How does offsite innovation work?
Did you know the FuseBox offers support for not just entrepreneurs but also individuals and small teams from established companies too?
Gareth Evans from LCE Architects signed up as a resident last year as a way to get hands-on learning to see what immersive could mean for the development of his company, here he explains his FuseBox journey…
Your name and job title
Gareth Evans, Senior Designer @ LCE Architects
A little bit about LCE Architects
LCE Architects are based in Brighton and have been going for 30 years. We work in a variety of sectors and have been innovating in our use of 3D tools and technology for a while now.
How did you hear about the FuseBox residency:
I had been a long-time attendee of the VR Meetup and an enthusiast of immersive technology since 2012. I had heard about the residency at the monthly events and after giving a talk for the Meetup back in January, decided to become a resident.
Testing out immersive technology in the FuseBox
Why did LCE Architects sign you up as a resident?
From the great reception we received on the night in January and connections as a result, I was able to demonstrate to LCE how valuable the FuseBox could be for us. Previously, my interests and experiments around immersive technology were taking place outside of working hours. As our use of VR within the office grew and its importance recognised amongst the team, the exploration around immersive technology was seen as a valuable area to invest in.
My aim for the residency was to provide a space and extra time to explore immersive technology and to be part of a group for sharing ideas. Soon after, it was to develop workflows/tools that could be used in the LCE design process.
Presenting at the FuseBox
How did it work?
Working from the FuseBox at least one day a week, gave me time outside of my regular design work, to devote to research and development, specifically towards immersive technology and its relationship to architectural design.
The flexible nature of the FuseBox allowed me to work my time around my commitments at the office easily, as well providing the feeling of a dedicated space to work from.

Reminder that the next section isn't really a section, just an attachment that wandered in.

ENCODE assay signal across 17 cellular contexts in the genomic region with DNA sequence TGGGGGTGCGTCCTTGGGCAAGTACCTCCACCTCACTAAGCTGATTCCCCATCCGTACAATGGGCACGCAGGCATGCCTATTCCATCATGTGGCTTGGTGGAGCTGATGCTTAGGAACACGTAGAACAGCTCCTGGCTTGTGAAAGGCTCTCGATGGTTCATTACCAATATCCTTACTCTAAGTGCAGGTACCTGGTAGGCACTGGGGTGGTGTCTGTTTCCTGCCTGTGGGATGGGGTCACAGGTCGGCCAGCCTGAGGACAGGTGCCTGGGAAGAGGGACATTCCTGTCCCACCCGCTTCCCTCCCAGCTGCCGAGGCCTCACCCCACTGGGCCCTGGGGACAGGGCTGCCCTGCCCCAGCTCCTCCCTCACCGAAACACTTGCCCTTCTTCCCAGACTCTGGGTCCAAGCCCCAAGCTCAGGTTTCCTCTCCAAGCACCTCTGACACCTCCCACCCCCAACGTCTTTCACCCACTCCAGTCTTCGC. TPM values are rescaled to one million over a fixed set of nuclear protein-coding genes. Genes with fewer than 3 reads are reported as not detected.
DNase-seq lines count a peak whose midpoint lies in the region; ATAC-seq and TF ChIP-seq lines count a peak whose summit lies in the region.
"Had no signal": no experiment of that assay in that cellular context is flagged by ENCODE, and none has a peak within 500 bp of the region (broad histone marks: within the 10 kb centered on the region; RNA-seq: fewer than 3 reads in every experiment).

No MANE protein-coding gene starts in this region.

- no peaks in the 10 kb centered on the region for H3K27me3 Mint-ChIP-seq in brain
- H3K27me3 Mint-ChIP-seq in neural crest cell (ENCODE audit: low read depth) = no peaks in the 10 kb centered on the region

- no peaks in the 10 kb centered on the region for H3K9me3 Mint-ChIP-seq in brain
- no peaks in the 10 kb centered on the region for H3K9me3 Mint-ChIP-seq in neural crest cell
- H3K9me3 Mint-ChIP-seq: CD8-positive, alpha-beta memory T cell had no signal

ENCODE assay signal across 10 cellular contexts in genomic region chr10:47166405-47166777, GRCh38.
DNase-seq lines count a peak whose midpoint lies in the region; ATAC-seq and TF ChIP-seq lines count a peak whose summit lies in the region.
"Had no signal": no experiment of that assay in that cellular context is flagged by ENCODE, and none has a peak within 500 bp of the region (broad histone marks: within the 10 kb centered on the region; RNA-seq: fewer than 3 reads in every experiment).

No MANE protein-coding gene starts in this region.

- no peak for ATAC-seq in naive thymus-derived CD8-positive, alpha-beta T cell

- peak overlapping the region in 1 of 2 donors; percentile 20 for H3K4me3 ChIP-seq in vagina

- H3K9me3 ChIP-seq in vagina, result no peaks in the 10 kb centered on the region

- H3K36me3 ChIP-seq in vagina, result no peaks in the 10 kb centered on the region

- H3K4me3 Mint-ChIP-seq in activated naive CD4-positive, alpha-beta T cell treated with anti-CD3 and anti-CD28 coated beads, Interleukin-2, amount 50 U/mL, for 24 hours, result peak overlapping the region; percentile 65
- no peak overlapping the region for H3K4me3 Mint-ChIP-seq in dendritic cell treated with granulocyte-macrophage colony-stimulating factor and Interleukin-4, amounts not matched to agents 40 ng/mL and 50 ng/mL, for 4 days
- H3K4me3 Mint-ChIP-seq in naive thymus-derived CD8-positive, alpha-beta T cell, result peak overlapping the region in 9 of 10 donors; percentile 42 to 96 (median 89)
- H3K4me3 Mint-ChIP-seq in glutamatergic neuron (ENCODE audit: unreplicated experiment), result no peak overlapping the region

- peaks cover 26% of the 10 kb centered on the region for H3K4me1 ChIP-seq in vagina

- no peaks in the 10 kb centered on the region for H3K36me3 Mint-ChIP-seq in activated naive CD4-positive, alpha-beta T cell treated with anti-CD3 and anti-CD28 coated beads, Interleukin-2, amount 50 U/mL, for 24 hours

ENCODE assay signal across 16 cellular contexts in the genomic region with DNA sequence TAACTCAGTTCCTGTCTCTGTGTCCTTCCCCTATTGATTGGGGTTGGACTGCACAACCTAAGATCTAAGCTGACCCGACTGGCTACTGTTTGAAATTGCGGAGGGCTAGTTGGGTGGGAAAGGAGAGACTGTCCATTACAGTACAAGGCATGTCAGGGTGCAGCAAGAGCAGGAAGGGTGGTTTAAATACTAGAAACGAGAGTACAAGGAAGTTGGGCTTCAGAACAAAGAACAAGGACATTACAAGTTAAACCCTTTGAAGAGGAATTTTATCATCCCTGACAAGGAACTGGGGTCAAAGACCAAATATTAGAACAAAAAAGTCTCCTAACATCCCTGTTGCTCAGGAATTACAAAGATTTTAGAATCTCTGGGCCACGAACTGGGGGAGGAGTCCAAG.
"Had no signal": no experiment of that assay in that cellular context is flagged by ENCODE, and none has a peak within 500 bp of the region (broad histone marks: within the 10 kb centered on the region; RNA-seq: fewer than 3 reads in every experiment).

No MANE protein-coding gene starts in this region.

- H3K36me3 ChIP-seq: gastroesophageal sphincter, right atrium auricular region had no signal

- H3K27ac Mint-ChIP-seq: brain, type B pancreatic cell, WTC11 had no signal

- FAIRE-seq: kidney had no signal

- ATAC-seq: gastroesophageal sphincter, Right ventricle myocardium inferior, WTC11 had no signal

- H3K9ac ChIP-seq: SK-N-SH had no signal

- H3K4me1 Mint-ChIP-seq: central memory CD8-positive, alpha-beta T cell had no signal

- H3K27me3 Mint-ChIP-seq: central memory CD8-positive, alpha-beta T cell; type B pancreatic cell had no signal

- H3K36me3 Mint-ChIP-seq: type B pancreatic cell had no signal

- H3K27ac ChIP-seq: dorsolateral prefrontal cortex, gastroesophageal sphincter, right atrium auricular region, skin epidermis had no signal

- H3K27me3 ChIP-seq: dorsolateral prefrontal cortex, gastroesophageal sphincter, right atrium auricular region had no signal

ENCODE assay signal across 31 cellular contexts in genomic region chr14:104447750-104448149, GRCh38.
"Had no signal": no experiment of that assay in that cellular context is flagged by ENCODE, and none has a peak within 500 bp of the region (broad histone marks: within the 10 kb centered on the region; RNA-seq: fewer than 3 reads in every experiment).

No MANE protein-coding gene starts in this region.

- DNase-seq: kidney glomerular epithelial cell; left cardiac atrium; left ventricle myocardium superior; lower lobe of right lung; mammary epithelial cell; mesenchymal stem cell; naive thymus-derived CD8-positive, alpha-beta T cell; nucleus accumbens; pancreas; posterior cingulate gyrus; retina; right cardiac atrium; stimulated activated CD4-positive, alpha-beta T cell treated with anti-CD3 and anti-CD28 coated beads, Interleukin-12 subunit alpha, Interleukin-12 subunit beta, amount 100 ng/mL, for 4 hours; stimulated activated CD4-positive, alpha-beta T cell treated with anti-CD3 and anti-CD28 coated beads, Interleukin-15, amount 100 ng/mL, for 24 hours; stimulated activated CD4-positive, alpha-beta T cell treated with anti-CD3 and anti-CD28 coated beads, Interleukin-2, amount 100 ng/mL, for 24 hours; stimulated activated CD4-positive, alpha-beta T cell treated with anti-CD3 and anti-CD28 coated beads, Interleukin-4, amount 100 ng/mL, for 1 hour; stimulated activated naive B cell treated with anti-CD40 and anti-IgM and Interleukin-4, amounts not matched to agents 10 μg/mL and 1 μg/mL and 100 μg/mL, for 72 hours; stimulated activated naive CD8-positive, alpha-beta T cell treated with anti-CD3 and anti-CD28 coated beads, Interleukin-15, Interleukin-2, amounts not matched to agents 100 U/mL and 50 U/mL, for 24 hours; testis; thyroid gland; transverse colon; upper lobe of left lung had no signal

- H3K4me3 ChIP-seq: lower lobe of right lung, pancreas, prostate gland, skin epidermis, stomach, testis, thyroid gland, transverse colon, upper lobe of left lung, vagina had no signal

Feeding back to the office has been through show and tell, though the intention is to put something more formal together. To present to the LCE team as a whole and assess the work that has gone on.
What did the FuseBox provide that your own offices couldn’t?
The greatest benefit to having a location, remote to the office, has been the level of attention I can give my research whilst at the FuseBox. By being away from detail drawings, design reports and construction queries I can focus on investigating tools, developing skills and undertake inquiries that are sometimes indirect to architecture.
Being surrounded by people who understand your passion to test/explore, and to be able to discuss a problem/concept over coffee is important. It is the collective group at the FuseBox that makes it such a huge resource, as much as the space itself. The brown bag lunches have also been great. To meet and discuss ideas with experts that you might not encounter outside your daily work is something you won’t find easily. Having access to the latest technology has been a big opportunity for LCE. We are a comparatively small practice and to be able to test/experience the most current technology first is something that requires much investment.
Attending a brown bag lunch with Alick Mighall
What have you created/tested/developed/launched since being a FuseBox resident?
My time has been spent developing workflows for translating our design models at the office for use on mobile VR devices and exploring the use of WebVR/A-Frame for design team and client communication. Also, tangent to my other work, I have been collaborating with FuseBox residents, Mnemoscene, in creating an AR promotional design concept for the Design Brighton Festival 2019, that we presented at their launch party last month with fantastic interest.
Have you or your company benefited in any other way through the residency?
LCE were able to present to the SOLACE (Society Of Local Authority Chief Executives) group who came for a tour of the FuseBox in October. It gave us the invaluable chance to connect with those in local government, to see first-hand, their view on the use of technology for planning and design. As well, being part of the FuseBox, we were approached by former resident, Fracture, and are now consulting to them to help develop an exciting new AR tool for immersive design.
Presenting to the SOLACE (Society Of Local Authority Chief Executives) group.
Would you recommend the FuseBox to other companies wanting to explore the idea of offsite innovation?
So, what next?
It’s my plan to move the results of my experiments so far into something that is used within our work flows at LCE and to continue developing my skills towards WebVR. With the Oculus Quest on the horizon, I believe we will see a major shift in VR adoption, the access that mobile VR provides is going to be important, especially for us at LCE and the work we do.
Finally, how do people find out more about you and LCE Architects?
On our website www.lcearch.com, follow us on Twitter @lcearchitects, or get in touch directly firstname.lastname@example.org. I’m always interested in speaking with others about their own experiences with immersive technology and how they are using it.
Find out more about being a FuseBox resident